The Trump Regime may end up regretting their efforts to mess with our census. The state attorneys general are stepping up again—New York’s Eric T. Schneiderman says he is leading his colleagues in Connecticut, Delaware, Illinois, Massachusetts, New Jersey, New Mexico, Oregon, Pennsylvania, Rhode Island, and Washington in a lawsuit intended to stop the administration from adding a question to the 2020 census about citizenship. California’s attorney general, Xavier Becerra, has filed a separate lawsuit.
“If the bureau is ill-prepared for the job or a count is faulty, every state, every neighborhood, faces the risk of losing its fair share of federal funding for its people and its taxpayers,” Becerra wrote in an opinion column for the San Francisco Chronicle with California Secretary of State Alex Padilla on Monday, the day the Commerce Department announced that the 2020 census will ask people whether they are U.S. citizens for the first time since 1950.
The Department of Justice had requested the citizenship question be included to allow it to better enforce the Voting Rights Act, but critics fear that the question will severely dampen participation among minority populations, particularly in light of the current level of distrust between the Trump administration and communities of color.
Counting the people living in the United States every ten years isn’t just tradition—it’s required by the Constitution, which specifies that the number of representatives in the House should be based on the total number of residents of a state. The census is used to apportion representatives in state legislatures and local governments too. It affects how federal and state funding for schools, infrastructure, and hospitals gets distributed. It’s used by private businesses as well when they’re deciding where to locate stores and organize distribution networks. Researchers rely on data from the census in studies of public health issues (obesity and cancer rates, for example) and to target interventions for at-risk groups.
In short, undercounting populations in states with large numbers of immigrant residents (particularly California, New York, Texas, and Florida) and in urban centers (where most undocumented immigrants live) would be politically useful for Republicans. But it could be catastrophic for residents who end up without enough money for Head Start teachers, Pell grants, and highway repairs. Wendy Manning, Ph.D., the president of the Population Association of America, a nonprofit professional organization for researchers who study population data, writes that “As scientists, our members are concerned about the negative effect an untested citizenship question would have on decennial census response rates and, ultimately, the validity of the decennial data.”
The administration’s move comes just after Congress affirmed the importance of the 2020 census project by including $2.8 billion for the Census Bureau in the omnibus spending bill President Trump signed last week—that’s almost a billion dollars over what the Commerce Department had requested for it. This money came as a relief to many census-watchers, who had been worried that the whole project would be compromised from the start by lack of funding—the Government Accountability Office included the 2020 census in its 2017 High Risk Report, in part because budget shortfalls had hampered the preparation and testing efforts that lead up to the big event.
But even with adequate funding, getting immigrants to respond to census questions is difficult, and researchers have been running into extra resistance in the wake of racist rhetoric from Trump and his team. A memo from Center for Survey Measurement (CSM) field researchers released in September reported that respondents in immigrant communities were asking more questions about the confidentiality of the data they were sharing than was typical, and that some seemed to be lying.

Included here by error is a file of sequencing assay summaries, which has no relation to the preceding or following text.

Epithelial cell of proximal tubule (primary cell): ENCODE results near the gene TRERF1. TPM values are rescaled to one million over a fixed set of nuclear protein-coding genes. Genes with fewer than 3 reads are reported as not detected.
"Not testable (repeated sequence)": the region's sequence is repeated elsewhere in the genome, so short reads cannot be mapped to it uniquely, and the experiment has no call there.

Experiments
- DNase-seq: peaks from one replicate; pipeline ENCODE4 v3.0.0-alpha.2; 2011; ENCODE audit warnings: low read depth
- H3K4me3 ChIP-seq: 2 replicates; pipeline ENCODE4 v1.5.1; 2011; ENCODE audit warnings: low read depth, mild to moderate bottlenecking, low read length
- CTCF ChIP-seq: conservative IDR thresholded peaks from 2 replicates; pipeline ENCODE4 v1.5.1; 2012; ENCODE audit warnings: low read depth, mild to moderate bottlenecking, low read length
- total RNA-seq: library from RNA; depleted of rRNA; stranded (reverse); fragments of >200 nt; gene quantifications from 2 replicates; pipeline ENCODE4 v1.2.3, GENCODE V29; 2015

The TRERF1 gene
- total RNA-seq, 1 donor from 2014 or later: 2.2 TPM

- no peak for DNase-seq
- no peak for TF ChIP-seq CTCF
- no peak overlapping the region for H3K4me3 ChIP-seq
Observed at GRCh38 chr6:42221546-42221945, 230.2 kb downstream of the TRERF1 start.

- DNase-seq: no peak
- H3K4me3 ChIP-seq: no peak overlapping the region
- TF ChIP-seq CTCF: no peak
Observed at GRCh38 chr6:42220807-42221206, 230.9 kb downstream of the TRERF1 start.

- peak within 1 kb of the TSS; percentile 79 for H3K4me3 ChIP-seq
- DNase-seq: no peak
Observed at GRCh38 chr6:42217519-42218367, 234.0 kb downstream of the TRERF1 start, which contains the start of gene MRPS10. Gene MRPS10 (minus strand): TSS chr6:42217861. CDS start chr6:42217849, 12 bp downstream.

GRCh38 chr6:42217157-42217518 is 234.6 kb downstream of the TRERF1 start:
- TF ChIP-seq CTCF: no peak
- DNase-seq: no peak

“In particular, CSM researchers hear respondents express new concerns about topics like the ‘Muslim ban,’ discomfort ‘registering’ other household members by reporting their demographic characteristics, the dissolution of the ‘DACA’ program, repeated references to Immigration and Customs Enforcement, etc.,” says the memo, adding that respondent fears had increased markedly over previous years.
The Census Bureau is legally required to protect the privacy of its data from all requests, including those coming from government agencies and officials. But that’s not likely to assuage the fears of Latinos and others who already feel like targets of this administration. Jennifer Van Hook, a professor of sociology and demography at Penn State who has used census data in her research for more than 20 years and would love to have more detailed information about citizenship, wrote in February that “the Trump administration’s anti-immigrant rhetoric may have increased mistrust among all immigrants, not just those who are undocumented.” She adds that there’s not enough time to figure out how to ask a citizenship question on the census that isn’t perceived as threatening.
Van Hook believes that adding a citizenship question without adequate testing “could severely reduce participation in the 2020 census among the country’s 44 million immigrants and the additional 32 million U.S.-born people who live with them.”
The state lawsuits aren’t the only potential stepping stone for the citizenship question—Democrats introduced legislation last week called the 2020 Census Improving Data Enhanced Accuracy (IDEA) Act, which would prohibit last-minute changes or additions to the questionnaire.
A statement from the Consortium of Social Science Associations, which advocates for federal policies that support behavioral science research, says, “We have no way of knowing what future insights will be lost if this data is compromised.”